Jury ponders fate of Sundre woman accused of murder

The fate of southern Alberta woman accused of shooting her husband in their Sundre-area home is now in the hands of a Calgary jury.

Heather Wilson Duncan charged with 2nd-degree murder in the shooting death of her husband Barry

Heather Wilson Duncan, centre, claims the gun accidentally went off during a heated argument. (CBC)

The fate of southern Alberta woman accused of murdering her husband is now in the hands of a Calgary jury.

Heather Wilson Duncan's husband Barry died in their Sundre-area home after being shot in the face in December 2010.

She is charged with second-degree murder, which carries an automatic life sentence with no chance of parole for at least 10 years if found guilty.

The court heard closing arguments today before the jury was charged to make its decision.

Wilson Duncan claimed the gun accidentally went off when Barry handed it to her and told her to shoot during a heated argument.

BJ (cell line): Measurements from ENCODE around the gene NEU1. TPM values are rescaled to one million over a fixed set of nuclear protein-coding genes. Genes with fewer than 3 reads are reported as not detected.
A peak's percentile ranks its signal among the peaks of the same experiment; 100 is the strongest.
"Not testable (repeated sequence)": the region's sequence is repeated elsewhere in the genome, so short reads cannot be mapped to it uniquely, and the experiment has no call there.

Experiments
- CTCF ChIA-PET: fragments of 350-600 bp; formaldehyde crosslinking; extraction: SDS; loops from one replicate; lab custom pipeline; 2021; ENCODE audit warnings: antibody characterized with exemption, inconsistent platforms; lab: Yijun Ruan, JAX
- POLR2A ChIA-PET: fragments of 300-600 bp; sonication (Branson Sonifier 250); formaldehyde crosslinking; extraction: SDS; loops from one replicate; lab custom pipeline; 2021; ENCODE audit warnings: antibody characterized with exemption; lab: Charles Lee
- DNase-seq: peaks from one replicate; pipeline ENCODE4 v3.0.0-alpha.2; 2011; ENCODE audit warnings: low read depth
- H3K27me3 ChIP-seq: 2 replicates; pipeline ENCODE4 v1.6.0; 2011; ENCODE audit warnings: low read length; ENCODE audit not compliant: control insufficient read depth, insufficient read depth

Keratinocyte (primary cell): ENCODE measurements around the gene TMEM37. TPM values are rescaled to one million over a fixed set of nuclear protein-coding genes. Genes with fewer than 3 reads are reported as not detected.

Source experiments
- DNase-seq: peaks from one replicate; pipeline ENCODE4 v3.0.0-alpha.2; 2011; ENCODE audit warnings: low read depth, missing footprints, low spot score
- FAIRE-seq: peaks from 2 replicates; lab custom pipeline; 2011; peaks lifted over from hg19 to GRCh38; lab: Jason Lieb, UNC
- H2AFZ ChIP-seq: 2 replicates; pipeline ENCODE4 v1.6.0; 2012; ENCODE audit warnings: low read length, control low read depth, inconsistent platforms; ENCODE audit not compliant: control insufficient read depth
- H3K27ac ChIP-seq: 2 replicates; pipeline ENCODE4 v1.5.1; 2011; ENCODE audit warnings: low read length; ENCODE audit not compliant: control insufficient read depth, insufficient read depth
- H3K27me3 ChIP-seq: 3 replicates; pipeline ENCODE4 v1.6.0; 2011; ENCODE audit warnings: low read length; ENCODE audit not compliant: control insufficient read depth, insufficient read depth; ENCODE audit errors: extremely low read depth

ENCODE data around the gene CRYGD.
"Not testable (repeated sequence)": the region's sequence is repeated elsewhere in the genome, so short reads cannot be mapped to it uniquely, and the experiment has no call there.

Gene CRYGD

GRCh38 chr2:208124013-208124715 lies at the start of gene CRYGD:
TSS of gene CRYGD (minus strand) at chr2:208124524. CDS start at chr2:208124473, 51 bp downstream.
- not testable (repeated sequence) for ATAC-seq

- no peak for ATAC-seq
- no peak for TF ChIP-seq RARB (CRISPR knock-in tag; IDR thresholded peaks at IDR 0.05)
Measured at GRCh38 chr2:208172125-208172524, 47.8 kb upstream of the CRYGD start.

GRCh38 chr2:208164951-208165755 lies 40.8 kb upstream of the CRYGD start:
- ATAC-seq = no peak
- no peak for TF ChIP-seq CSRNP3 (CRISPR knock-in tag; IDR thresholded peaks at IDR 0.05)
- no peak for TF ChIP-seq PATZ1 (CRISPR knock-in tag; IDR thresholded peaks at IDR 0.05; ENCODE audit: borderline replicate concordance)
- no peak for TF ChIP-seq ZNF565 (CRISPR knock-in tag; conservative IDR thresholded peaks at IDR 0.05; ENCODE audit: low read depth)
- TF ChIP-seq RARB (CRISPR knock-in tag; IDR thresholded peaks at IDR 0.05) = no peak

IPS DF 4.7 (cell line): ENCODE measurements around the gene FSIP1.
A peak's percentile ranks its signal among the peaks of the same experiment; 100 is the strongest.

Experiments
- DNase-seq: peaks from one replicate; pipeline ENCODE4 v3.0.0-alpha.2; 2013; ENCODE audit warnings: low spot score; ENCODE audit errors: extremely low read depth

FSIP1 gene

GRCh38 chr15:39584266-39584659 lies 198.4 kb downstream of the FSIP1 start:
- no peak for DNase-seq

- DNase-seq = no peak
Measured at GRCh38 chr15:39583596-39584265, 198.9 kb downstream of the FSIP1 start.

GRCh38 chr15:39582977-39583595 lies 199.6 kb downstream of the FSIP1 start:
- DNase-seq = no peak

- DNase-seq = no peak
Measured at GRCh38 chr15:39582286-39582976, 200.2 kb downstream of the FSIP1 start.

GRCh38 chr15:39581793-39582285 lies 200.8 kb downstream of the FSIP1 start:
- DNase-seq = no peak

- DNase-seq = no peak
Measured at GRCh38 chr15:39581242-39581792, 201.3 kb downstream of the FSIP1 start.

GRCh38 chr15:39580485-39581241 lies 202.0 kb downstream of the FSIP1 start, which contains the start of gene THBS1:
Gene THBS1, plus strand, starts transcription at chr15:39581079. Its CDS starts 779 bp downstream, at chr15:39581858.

She testified she and her husband were both intoxicated that evening, saying they each consumed a full bottle of liquor plus more than a bottle of wine.

Wilson Duncan previously told the court they had both began to drink to excess after her husband retired.

"Some days we drank a great deal from morning to night,” she said.

Duncan said she had contacted an addictions counsellor on three occasions to seek help with their drinking habits.

911 call played in court

Earlier in the trial, the court heard the 911 call Wilson Duncan made the night her husband was shot. 

"I think I killed my husband.... Please come, please come right away, please come," the 911 call begins.

For the next 36 minutes she pleads with dispatchers at the other end of the 911 call to send help — telling the same story over and over again.

"He gave me the gun," she said. "We were fighting and he said it was loaded."

On the tape she said she thought he was joking.

Wilson Duncan seems disorientated in the call, and has trouble relaying her rural address to 911 dispatchers.

She later confirmed to dispatchers her husband was dead after being asked to check on his welfare.

“He’s dead, I killed him, I killed my husband ... oh God, oh God, oh God,” Wilson Duncan said in her 911 call.

Defence lawyer Jim Butlin says if it was an involuntary or accidental discharge then his client should be acquitted.

"I think the 911 tape shows she was distraught, intoxicated and quite confused," he said previously.